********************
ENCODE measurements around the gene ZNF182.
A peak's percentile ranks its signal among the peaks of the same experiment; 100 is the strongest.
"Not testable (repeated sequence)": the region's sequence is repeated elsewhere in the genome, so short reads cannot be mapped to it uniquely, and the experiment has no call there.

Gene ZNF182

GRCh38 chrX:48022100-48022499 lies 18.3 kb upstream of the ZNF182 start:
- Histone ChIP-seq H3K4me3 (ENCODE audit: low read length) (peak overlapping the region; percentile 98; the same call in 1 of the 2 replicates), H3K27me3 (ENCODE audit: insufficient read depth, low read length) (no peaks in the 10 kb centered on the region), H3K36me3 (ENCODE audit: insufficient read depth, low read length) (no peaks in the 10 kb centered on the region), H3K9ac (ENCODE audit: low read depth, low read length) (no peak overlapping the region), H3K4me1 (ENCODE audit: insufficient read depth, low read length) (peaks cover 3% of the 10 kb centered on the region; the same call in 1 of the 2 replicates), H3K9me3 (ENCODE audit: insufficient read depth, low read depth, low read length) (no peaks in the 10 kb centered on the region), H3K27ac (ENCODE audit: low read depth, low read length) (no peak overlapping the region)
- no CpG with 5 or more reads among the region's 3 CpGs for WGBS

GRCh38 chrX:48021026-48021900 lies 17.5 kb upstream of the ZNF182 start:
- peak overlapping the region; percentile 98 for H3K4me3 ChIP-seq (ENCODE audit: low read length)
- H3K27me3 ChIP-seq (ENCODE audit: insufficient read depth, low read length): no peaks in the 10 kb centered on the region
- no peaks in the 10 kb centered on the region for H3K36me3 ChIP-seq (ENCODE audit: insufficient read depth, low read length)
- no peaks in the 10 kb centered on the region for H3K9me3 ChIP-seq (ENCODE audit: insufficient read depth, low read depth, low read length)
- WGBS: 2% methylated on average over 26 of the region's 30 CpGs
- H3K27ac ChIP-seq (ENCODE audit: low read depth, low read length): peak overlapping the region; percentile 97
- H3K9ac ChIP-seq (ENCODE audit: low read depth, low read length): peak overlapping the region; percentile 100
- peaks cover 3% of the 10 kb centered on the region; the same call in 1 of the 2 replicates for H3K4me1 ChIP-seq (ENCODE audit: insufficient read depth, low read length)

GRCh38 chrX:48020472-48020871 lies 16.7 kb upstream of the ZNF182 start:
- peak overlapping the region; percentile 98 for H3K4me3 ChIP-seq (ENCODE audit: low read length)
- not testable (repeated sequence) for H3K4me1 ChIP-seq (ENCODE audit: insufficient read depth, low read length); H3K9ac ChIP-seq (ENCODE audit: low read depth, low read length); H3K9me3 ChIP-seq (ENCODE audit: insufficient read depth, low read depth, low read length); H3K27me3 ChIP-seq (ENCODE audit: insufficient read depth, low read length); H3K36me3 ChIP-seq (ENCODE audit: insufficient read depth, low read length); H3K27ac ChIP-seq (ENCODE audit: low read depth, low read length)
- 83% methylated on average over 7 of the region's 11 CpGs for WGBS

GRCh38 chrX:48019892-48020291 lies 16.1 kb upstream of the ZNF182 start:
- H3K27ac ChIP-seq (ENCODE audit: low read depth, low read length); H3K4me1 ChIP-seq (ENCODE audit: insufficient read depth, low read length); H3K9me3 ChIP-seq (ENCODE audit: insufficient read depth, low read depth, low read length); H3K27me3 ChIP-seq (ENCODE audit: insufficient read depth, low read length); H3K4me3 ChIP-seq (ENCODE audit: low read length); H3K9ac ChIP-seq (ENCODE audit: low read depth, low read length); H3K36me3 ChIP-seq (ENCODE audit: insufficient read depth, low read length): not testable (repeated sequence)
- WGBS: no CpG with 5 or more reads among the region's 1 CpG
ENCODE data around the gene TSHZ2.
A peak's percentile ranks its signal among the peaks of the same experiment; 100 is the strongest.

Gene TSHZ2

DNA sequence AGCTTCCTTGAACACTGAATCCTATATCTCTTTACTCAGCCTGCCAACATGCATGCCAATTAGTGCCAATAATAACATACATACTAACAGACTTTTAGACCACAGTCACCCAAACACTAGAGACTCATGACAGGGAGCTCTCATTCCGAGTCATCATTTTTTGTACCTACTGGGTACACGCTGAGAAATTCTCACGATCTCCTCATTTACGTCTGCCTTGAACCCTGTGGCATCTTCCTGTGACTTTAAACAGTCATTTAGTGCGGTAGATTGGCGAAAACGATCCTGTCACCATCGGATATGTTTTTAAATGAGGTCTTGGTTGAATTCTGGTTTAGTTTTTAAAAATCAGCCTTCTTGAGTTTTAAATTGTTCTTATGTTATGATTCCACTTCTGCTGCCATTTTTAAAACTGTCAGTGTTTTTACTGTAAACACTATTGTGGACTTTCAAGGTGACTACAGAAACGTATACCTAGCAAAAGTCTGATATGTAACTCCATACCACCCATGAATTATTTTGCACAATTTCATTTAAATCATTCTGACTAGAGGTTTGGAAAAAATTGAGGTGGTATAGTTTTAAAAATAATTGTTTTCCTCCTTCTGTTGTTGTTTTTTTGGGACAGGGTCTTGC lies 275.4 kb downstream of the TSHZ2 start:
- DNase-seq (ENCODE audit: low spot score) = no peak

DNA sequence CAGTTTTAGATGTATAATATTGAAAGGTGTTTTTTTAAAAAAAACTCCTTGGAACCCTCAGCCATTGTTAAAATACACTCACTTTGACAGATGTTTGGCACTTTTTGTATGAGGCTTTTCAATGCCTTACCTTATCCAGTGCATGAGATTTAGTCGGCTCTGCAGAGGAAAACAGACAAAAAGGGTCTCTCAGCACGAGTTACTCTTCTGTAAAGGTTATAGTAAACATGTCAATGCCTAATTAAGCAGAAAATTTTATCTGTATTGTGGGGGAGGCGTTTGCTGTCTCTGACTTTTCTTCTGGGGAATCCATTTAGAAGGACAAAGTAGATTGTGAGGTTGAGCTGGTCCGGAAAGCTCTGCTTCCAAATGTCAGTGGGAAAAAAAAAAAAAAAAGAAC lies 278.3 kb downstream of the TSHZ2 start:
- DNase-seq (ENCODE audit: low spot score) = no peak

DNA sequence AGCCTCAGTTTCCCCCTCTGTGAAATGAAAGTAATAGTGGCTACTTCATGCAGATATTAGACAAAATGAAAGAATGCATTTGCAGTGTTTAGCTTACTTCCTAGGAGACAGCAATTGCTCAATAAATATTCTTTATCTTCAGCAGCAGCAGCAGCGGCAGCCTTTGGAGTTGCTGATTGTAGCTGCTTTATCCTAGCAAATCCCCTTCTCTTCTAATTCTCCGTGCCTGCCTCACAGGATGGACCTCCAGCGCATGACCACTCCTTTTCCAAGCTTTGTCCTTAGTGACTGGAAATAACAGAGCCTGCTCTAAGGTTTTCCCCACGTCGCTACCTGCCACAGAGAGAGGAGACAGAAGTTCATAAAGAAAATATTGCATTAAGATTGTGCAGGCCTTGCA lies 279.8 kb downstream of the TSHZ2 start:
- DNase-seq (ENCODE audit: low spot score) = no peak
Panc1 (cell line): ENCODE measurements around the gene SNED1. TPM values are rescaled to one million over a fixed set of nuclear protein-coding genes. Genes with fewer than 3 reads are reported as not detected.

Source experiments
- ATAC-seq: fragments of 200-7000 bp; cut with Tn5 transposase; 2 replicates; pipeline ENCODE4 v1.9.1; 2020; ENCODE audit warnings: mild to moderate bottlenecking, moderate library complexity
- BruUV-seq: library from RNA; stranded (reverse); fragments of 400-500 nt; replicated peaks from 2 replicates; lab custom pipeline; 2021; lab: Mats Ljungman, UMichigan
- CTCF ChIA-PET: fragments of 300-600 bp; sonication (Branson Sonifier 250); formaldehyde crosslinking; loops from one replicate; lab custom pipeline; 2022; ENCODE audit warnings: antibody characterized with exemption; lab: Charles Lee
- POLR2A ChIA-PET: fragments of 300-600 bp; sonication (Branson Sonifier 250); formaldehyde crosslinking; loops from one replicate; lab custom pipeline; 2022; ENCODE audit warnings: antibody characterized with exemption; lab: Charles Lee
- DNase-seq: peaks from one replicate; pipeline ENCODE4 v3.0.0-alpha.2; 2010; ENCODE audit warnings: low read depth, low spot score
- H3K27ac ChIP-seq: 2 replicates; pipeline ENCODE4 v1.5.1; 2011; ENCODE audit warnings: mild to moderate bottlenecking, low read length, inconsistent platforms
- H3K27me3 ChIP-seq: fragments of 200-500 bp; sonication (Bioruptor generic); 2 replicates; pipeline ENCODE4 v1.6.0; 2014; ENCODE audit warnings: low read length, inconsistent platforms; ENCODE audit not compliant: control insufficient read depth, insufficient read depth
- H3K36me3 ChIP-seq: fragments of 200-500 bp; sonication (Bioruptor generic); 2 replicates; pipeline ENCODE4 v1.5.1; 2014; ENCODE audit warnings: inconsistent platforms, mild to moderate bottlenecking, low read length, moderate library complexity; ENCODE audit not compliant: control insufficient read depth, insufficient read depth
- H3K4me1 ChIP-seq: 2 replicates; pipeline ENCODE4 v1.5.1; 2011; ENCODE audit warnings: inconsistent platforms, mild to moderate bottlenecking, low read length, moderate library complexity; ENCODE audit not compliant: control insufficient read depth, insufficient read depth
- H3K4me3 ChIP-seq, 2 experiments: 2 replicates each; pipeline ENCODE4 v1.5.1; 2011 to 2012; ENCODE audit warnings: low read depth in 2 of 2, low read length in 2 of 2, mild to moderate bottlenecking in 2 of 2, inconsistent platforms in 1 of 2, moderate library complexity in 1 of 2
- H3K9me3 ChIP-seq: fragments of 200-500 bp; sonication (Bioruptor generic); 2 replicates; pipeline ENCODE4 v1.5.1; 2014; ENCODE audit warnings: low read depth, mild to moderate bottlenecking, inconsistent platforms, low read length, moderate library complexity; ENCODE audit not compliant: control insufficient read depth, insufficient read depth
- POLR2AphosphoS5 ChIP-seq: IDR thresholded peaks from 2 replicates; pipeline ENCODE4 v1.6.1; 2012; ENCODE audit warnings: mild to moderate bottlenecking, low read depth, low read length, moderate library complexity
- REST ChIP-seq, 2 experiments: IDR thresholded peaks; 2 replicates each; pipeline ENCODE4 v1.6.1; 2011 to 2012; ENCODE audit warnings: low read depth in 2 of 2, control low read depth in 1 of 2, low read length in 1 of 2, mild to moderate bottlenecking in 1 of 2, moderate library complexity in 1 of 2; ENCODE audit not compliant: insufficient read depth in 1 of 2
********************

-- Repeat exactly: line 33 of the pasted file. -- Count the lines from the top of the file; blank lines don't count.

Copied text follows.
Panc1 (cell line): ENCODE measurements around the gene SNED1. TPM values are rescaled to one million over a fixed set of nuclear protein-coding genes. Genes with fewer than 3 reads are reported as not detected.